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Texas officials promote safe practices against coronavirus infection

Texas officials promote safe practices against coronavirus infection - The Mesquite Online News - Texas A&M University-San Antonio

A man wears protective mask to aid in avoiding the coronavirus. Chris Van Deusen, spokesperson for the Texas Department of State Health Services, explained what individuals can do to prevent catching the virus. Courtesy photo from Shutterstock

As the coronavirus threat continues to spread in the United States, Texas officials are starting to advise the general public on safety practices and educate them on the nature of the disease. 

According to Chris Van Deusen, spokesperson for the Texas Department of State Health Services, there are several strains of the coronavirus such as SARS (severe acute respiratory syndrome) and MERS (Middle East respiratory syndrome-related coronavirus). The strain that has health officials concerned right now is a new novel coronavirus disease 2019 (COVID-19). 

“It’s a respiratory virus,” Van Deusen said in a phone interview Feb. 20. “Coronavirus is actually a group of viruses. There are several of them that are known to infect people. This particular one is what we call a novel coronavirus, just means it’s a new kind of virus, but there are other coronaviruses that infect people, including some that cause things like the common cold every year and there are others that have caused more serious illnesses like SARS and MERS in the past. This new virus is related to those.”  

This particular novel coronavirus was first identified in Wuhan City, China in December 2019 by doctors and researchers. Wuhan City is about 650 miles south of Beijing with a population of more than 11 million people. The majority of the world’s coronavirus outbreak is in mainland China. 

As of March 1, China currently has an estimated 80,000 coronavirus cases, according to Approximately 42,000 of the cases are people that have recovered from the coronavirus, while there is an estimated 2800 deaths. 

The symptoms of the coronavirus are respiratory such as coughing, fever and shortness of breath, Van Deusen said. 

“We’re asking that anyone that has been in China in the last 14 days to stay at home once they get back to the United States for that 14 day period and monitor themselves for symptoms,” Van Deusen said. “If they experience any of those symptoms, contact their doctor or healthcare provider and let them know. They should be tested for coronavirus to see if they are in fact infected.” 

Currently, the risk for the coronavirus in Texas is low compared to the flu. Every flu season has been an epidemic. Van Deusen explained the widespread activity of the flu throughout Texas. 

“Flu is another respiratory virus that spreads through coughing and sneezing every year in Texas,” Van Deusen said. “That is our major concern right now. We are seeing lots of cases including many deaths related to the flu.” 

Getting a flu shot is strongly encouraged. Sanitary steps to fight respiratory diseases such as the flu and coronavirus are:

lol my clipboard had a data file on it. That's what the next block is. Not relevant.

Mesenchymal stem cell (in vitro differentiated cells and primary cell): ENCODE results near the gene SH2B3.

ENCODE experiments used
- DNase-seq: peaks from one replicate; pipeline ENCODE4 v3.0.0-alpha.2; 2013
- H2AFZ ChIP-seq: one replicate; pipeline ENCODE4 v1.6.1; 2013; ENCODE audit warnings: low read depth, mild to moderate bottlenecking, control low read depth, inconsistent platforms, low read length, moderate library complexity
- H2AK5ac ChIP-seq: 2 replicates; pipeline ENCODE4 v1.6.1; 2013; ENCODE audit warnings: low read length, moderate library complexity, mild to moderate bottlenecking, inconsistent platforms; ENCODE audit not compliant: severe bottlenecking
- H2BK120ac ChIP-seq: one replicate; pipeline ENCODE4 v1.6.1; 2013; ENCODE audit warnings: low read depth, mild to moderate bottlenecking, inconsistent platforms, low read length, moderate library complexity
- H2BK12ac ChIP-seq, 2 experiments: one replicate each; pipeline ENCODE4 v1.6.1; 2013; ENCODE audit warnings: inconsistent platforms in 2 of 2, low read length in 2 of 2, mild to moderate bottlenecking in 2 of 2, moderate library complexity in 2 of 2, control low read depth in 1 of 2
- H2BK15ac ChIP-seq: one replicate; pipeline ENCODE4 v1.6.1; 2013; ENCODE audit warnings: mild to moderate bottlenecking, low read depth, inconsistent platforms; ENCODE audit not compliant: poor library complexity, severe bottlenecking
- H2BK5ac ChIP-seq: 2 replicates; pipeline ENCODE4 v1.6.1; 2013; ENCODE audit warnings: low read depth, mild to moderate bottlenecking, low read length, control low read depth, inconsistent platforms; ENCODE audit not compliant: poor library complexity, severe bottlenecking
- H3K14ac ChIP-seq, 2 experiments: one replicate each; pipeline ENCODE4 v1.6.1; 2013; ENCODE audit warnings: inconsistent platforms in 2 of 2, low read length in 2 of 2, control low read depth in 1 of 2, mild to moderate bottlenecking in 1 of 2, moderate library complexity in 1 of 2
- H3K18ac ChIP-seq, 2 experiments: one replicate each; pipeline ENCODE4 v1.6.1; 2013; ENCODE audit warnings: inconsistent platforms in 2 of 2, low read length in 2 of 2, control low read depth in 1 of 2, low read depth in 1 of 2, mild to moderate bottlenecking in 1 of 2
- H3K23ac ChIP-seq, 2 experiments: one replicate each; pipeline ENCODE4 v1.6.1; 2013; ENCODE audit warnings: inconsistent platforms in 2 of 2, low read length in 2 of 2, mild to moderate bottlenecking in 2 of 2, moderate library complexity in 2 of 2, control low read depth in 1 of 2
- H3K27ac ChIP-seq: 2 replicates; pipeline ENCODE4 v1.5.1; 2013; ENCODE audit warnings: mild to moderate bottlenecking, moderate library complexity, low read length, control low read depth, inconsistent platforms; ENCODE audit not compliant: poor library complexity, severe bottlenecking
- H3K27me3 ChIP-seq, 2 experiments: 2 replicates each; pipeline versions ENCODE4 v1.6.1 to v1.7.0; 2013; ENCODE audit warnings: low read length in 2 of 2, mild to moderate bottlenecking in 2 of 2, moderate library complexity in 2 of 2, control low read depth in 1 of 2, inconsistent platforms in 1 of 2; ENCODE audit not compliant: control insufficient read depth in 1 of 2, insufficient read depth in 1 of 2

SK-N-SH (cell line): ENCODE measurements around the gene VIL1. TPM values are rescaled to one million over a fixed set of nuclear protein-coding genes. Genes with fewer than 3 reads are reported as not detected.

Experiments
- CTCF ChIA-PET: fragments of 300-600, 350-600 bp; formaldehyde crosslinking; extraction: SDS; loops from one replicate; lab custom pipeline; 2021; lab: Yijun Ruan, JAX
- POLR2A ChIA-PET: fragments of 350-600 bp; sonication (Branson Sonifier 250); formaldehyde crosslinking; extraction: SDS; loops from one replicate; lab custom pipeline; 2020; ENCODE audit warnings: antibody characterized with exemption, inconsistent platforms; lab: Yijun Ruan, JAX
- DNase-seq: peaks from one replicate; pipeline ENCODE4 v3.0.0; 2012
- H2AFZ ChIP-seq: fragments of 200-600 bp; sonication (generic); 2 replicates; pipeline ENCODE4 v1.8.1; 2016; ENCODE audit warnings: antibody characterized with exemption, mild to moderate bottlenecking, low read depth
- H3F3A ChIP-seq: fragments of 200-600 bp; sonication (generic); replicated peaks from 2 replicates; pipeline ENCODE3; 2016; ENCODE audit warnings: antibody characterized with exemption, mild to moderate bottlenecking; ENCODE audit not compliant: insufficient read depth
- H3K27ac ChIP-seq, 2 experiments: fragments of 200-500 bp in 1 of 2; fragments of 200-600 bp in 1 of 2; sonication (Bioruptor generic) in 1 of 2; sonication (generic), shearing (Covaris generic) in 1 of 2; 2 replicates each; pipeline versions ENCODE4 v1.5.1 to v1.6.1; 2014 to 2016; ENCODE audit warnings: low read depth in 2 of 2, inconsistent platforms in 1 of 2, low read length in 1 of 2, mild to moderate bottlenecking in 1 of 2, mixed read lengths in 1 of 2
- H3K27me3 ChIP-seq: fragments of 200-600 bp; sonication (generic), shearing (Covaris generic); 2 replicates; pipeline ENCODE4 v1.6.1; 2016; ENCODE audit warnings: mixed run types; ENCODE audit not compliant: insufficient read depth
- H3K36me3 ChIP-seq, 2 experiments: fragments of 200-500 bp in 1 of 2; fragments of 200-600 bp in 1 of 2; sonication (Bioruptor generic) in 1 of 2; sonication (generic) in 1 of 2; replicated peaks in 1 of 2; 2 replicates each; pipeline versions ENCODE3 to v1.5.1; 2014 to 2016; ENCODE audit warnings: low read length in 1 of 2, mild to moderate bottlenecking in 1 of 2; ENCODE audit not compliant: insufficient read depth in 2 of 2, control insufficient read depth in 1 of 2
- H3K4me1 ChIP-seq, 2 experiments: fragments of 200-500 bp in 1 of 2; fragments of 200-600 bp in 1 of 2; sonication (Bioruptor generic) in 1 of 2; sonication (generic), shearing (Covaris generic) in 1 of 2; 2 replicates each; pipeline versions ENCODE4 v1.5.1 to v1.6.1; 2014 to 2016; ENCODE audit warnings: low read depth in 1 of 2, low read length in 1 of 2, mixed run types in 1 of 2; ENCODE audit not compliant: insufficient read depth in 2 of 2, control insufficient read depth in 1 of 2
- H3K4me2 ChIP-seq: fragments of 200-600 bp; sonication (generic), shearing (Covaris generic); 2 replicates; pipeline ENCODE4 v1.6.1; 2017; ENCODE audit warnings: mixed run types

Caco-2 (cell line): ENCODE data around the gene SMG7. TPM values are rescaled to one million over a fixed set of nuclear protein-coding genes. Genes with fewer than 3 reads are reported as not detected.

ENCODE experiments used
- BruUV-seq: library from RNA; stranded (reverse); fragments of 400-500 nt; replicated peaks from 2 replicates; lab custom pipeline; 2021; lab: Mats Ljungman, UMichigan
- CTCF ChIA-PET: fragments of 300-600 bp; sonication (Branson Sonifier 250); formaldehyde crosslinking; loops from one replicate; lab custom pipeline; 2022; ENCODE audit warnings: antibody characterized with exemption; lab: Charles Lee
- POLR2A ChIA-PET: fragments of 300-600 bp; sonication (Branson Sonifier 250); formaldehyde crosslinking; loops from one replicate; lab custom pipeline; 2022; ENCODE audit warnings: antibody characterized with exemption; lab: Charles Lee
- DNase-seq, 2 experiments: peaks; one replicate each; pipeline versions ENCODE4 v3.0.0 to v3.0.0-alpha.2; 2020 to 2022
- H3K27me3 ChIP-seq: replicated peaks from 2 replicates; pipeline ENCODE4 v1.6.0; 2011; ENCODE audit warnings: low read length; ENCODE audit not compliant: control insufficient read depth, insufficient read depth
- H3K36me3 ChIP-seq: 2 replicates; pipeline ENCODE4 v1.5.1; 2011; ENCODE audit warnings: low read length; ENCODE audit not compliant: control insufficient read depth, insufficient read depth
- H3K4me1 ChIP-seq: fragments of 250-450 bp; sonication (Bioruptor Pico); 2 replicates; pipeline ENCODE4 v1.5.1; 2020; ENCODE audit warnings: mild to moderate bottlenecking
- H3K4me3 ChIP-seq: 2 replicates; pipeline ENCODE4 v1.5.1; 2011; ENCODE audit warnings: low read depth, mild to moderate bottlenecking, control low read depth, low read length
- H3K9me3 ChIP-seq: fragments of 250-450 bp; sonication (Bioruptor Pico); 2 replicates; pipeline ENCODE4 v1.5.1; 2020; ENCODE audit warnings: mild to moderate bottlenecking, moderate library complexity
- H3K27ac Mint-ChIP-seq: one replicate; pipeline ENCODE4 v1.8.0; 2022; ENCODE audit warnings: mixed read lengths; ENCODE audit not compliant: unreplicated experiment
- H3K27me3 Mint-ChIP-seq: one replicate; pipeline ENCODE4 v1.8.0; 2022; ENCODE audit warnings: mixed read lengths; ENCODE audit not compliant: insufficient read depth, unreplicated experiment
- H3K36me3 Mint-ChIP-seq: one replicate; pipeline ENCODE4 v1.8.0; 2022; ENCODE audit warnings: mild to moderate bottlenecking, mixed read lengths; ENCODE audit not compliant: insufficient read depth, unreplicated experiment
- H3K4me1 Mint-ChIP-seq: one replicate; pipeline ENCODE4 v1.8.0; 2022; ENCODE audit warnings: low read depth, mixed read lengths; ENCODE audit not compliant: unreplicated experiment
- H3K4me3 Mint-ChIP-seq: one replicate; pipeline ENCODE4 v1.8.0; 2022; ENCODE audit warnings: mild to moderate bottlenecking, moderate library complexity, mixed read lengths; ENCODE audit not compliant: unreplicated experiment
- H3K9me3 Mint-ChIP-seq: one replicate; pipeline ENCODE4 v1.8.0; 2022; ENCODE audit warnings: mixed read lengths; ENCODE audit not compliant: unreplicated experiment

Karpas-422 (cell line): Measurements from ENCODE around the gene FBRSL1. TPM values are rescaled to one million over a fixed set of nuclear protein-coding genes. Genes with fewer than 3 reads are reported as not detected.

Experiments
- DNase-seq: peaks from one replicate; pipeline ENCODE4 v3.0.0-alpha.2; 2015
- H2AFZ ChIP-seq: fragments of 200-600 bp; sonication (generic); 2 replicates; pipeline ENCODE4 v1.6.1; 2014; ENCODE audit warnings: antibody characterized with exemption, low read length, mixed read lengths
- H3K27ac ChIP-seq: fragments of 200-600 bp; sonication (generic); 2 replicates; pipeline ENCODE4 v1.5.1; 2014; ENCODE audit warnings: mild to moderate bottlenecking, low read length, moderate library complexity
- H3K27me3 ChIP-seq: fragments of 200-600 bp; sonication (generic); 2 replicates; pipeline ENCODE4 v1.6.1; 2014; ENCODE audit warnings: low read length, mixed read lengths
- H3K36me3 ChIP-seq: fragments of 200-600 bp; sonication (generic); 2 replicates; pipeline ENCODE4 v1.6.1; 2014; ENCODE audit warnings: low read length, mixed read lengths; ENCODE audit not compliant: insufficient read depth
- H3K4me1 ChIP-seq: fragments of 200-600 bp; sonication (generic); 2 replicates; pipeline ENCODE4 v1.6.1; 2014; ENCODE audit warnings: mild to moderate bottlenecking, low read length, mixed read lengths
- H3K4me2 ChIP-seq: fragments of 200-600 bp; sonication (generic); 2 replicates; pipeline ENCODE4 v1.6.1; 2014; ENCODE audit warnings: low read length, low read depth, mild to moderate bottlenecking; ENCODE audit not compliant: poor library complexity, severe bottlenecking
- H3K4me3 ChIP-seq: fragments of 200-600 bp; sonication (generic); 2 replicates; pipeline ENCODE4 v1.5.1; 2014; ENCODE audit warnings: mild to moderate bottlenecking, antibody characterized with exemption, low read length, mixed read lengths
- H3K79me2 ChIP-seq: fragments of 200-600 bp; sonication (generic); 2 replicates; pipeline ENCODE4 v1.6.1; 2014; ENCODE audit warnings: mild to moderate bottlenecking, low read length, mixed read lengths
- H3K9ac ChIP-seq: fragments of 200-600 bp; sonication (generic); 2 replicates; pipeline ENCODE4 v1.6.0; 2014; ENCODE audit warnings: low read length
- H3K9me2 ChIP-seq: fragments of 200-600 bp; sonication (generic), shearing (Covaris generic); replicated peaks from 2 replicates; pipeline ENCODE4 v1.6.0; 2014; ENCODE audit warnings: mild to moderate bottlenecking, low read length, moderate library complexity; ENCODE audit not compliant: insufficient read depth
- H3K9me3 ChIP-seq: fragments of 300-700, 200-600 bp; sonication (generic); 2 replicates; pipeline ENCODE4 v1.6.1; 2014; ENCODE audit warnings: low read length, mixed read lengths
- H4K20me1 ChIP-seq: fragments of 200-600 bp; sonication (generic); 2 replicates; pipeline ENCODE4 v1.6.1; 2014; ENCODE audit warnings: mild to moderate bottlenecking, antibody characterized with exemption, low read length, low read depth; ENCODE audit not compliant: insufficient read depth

• Cover coughs and sneezes with forearm and not hands.
  • Wash hands frequently for 20 seconds.
  • Disinfect surfaces.
  • Do not touch eyes, nose and mouth with unwashed hands
  • Stay home if you are sick. 

Following those steps will go a long way in preventing the spread of the coronavirus and flu, Van Deusen said. 

“Those kinds of really simple public health measures have a big impact.” Van Deusen said. 

There is a 14-day incubation period for the coronavirus from exposure to coming down with symptoms. This explains the 14-day quarantine period. If someone clears this 14-day period, then they do not have coronavirus and can continue with their normal life. 

Once confirmed, the coronavirus is treated by supportive care. Health care professionals make sure the patient  stays hydrated. Ventilator support is available for those that have more serious symptoms. There can be secondary infections such as bacterial infections in the lungs. 

“There is not a specific antiviral drug that treats the underlying infection. It really is just providing care for that person while the body’s immune system does its job and clears the virus.” Van Deusen said. 

Right now, medical experts can only treat the coronavirus by symptoms and not the virus itself.

“Scientists are looking for a possible antiviral drug that may be effective against it and that should be ongoing, but as of right now it’s that kind of supportive care treatment: symptoms,” Van Deusen said.

The coronavirus is not airborne but is spread through droplets such as saliva, coughing or sneezing. Van Deusen emphasizes the importance of washing hands with soap and water for at least 20 seconds as well as wiping down surfaces with disinfectants such as Lysol frequently. This is especially important for people around someone who is sick; this way it does not spread to other people. 

Van Deusen advises people to keep an eye on the CDC website at for precautions.

About the Author

Dana Michea Marquez
Dana Michea Marquez is a senior communication major at Texas A&M University-San Antonio. Marquez is a nontraditional student with a zest for learning. She received associate degrees in business and economics from St. Philip’s College in 2015. She was recently selected for the National 2020-2021 Newman Civic Fellowship for her advocacy in human trafficking. In her free time, you can find Marquez spending time with her husband and two teenage boys when she is not involved in ministry or studying. Marquez plans to start her own magazine to help victims of trafficking.

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